Still feeling a bit run-down, D’Angelo decided to head out bowhunting for elk on Montana’s opening day, but, by the third day, he started to feel sick again. He packed it up and drove home. Only this time, D’Angelo experienced more than just fever and fatigue. He had a rash that he says wasn’t the typical bullseye associated with Lyme Disease. His pulse also became erratic.
“I was having strange panic attacks at weird hours and I noticed that my resting pulse had increased to 80 to 90 beats per minute rather than the usual 60,” says D’Angelo. “I was also having some random heart palpitations that seemed to be increasing in frequency.”
D’Angelo had already gone through a series of tests as doctor’s tried to figure out what was causing his issues. After doing a bit of his own internet research, he asked to be tested for Lyme Disease. However, while he waited for his test results to come back, he experienced another episode that nearly killed him.
“The day after I was tested for Lyme, I was driving to work and started to feel like I was going to faint,” says D’Angelo. “I literally almost passed out at the wheel. Luckily, I was able to pull over and check my pulse. My heartbeat was all over the place and there were these long pauses between beats that caused me to nearly black out.”
D’Angelo called his parents who were able to take him to the ER. Once there, the doctors agreed with his self-diagnosis of Lyme and started him on antibiotics. Unfortunately, the delay in his diagnosis caused him to experience Lyme carditis, an inflammation of the heart due to the bacterial infection. The doctors had to install a temporary pacemaker to regulate his heartbeat.
Lyme Disease is caused by blacklegged tick bites. Fever and fatigue are usually accompanied by a bullseye-like rash. Left untreated, according to the CDC, Lyme Disease can “spread to joints, the heart, and the nervous system” and can lead to what D’Angelo experienced: Lyme carditis.
D’Angelo, a fisheries biologist, says he’s still weak despite completing four weeks of IV antibiotics and, for the time being, has been working in an office rather than out in the field. He also says he’s not planning to go on any solo hunts any time soon, that is, once he feels well enough to head back out.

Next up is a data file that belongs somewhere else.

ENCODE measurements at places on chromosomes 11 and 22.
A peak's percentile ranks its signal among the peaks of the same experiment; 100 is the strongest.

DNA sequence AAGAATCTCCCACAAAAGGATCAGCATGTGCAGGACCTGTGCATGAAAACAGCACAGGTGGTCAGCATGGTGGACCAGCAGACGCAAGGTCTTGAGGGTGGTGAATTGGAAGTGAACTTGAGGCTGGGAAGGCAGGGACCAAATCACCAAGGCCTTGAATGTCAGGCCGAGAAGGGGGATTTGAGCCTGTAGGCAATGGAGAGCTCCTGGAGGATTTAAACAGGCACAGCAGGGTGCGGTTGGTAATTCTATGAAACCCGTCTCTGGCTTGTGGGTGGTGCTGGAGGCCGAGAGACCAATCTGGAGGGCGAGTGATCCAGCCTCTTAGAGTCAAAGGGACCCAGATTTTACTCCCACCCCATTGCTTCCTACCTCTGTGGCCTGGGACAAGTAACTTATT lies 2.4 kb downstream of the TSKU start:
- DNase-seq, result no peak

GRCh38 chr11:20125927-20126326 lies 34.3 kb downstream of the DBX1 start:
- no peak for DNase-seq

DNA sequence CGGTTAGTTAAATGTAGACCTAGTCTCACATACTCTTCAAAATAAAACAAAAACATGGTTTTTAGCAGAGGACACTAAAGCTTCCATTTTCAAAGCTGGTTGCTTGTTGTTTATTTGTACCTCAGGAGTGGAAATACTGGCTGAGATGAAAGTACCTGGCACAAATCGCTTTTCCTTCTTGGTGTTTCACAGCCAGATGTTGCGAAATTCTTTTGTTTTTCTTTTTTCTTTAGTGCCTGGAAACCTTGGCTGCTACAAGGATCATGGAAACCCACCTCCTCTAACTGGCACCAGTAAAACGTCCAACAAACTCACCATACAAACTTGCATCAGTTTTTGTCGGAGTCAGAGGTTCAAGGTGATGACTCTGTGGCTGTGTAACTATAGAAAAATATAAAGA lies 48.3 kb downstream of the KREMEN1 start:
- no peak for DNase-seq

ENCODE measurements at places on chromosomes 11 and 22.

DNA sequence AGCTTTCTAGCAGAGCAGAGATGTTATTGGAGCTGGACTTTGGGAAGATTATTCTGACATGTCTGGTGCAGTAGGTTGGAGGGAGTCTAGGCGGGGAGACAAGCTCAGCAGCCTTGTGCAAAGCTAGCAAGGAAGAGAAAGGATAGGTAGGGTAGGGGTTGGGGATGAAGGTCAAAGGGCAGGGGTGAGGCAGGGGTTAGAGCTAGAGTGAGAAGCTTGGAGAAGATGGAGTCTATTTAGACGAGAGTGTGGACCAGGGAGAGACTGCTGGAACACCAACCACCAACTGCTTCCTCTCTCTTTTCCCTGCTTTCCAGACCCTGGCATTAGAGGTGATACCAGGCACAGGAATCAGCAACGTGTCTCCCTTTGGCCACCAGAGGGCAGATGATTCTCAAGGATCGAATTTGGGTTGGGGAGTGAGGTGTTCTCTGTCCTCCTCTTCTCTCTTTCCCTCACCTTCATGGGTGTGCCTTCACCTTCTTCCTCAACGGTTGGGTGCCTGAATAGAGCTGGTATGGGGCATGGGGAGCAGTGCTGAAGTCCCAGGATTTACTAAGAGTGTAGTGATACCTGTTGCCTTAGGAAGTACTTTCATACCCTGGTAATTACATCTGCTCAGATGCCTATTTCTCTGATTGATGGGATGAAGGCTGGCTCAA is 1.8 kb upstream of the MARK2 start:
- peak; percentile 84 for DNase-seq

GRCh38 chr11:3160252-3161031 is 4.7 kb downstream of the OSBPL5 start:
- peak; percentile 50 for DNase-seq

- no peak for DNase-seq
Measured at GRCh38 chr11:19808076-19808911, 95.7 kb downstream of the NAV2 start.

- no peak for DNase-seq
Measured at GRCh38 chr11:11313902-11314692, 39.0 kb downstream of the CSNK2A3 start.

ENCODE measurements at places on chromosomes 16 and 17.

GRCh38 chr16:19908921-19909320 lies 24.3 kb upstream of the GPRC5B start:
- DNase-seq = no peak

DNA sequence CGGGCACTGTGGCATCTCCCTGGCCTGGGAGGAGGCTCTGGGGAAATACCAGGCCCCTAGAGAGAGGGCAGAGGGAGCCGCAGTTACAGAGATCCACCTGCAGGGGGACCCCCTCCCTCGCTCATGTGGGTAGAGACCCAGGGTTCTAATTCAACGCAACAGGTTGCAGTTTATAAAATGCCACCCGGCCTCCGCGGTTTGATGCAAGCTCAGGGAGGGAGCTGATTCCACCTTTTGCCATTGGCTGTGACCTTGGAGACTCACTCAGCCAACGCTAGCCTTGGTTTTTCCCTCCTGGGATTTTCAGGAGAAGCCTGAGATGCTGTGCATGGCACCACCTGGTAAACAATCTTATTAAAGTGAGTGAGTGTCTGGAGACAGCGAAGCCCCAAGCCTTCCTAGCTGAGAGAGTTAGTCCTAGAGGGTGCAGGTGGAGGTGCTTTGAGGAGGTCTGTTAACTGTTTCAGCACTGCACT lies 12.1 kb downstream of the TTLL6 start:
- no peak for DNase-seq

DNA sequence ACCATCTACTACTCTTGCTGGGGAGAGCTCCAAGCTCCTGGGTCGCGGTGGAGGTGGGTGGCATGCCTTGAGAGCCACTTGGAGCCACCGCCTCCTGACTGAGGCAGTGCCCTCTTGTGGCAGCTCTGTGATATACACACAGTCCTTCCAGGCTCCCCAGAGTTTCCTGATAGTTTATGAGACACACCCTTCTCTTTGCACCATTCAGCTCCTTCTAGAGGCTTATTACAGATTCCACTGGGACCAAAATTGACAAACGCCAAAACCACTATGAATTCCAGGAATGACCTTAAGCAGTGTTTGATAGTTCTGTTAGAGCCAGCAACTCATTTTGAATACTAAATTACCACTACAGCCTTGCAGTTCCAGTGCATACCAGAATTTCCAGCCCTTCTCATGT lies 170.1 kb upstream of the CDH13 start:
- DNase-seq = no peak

“Lyme has made me incredibly fatigued still,” says D’Angelo. “And, apparently, I might feel that way for quite a while longer.”
Cody Altizer, Rocky Mountain Spotted Fever
Last May, Cody Altizer was removing non-native invasive plants and bushes on his family’s farm in Virginia. It was something he helped out with every spring, but this time, things ended up a little differently.
“A week or so after I was done, I started feeling really really bad,” says Altizer, who immediately went to the doctor.
Because he had symptoms similar to Lyme (fever, fatigue and rash), doctors initially diagnosed him with Lyme and put him on a course of antibiotics. However, the rash—a spotty red mess that traveled across his shoulder—became worse and he found himself back in the ER, where he soon received a different diagnosis: Rocky Mountain Spotted Fever.
According to the CDC, if left untreated, symptoms can escalate and the disease “can rapidly progress to a serious and life-threatening illness.” It’s transmitted by several different ticks: the American dog tick, Rocky Mountain wood tick and the brown dog tick. Because Altizer never saw a tick on him, it’s impossible to know which type of tick bit him while he worked on the farm. Fortunately, the antibiotics he was already on to treat his supposed Lyme Disease worked for Rocky Mountain Spotted Fever, too.
“I believe it’s more of a one-time thing,” says Altizer. “And, from what I researched, it’s not a common disease to get.”
In fact, according to CDC, the number of “spotted fever rickettsiosis” has increased from 495 cases in 2000 to over 4,269 cases in 2016; however, not all of these reported cases are actually Rocky Mountain Spotted Fever.
Yet, Altizer doesn’t plan to change his hunting or outdoor habits aside from taking a few extra precautions.
“For my career, I’m always outside filming or photographing wildlife,” says Altizer. “While this disease definitely made me more aware of what can happen, it’s not going to keep me from doing what I enjoy.”
Tick prevention during and after the hunt
Permethrin-treated clothing is one of the biggest deterrents to ticks. A recent study completed by the CDC tested permethrin’s effect on blacklegged ticks, American dog ticks and lone star ticks after only a minute of contact with permethrin-treated clothing. What they discovered was that the treated fabric appeared to be toxic to the ticks, which is why it's highly advisable to treat clothing (and tents and sleeping bags) with permethrin before you head out on a hunt.
“Permethrin works both as a repellant to ticks and also as a toxicant so once they come in contact with it, they have a neuro-response and it actually kills them,” says Machtinger. “It's not like DEET, which is mostly a repellant. Permethrin will actually kill the ticks when they get on the material.”
Of course, with most hunters, scent can come into play, which may make some wary about using permethrin on their hunting clothing. However, Machtinger says hunters shouldn’t worry too much as permethrin is not a scent deer should even pick up on.
“It's not a human scent or mixed in with a predator scent,” says Machtinger. “And the level that you're using with permethrin-treated clothing is pretty minimal so the chances of that being an aggressive scent to deer is probably pretty low.”
After the hunt, it’s important to do a tick check and, if you can, immediately take a shower and put your clothes in the dryer. While the heat doesn’t kill ticks, the dryness does; ticks need moisture to survive.
Click here for a guide on how to perform a tick check and how to remove a tick if you find one on you.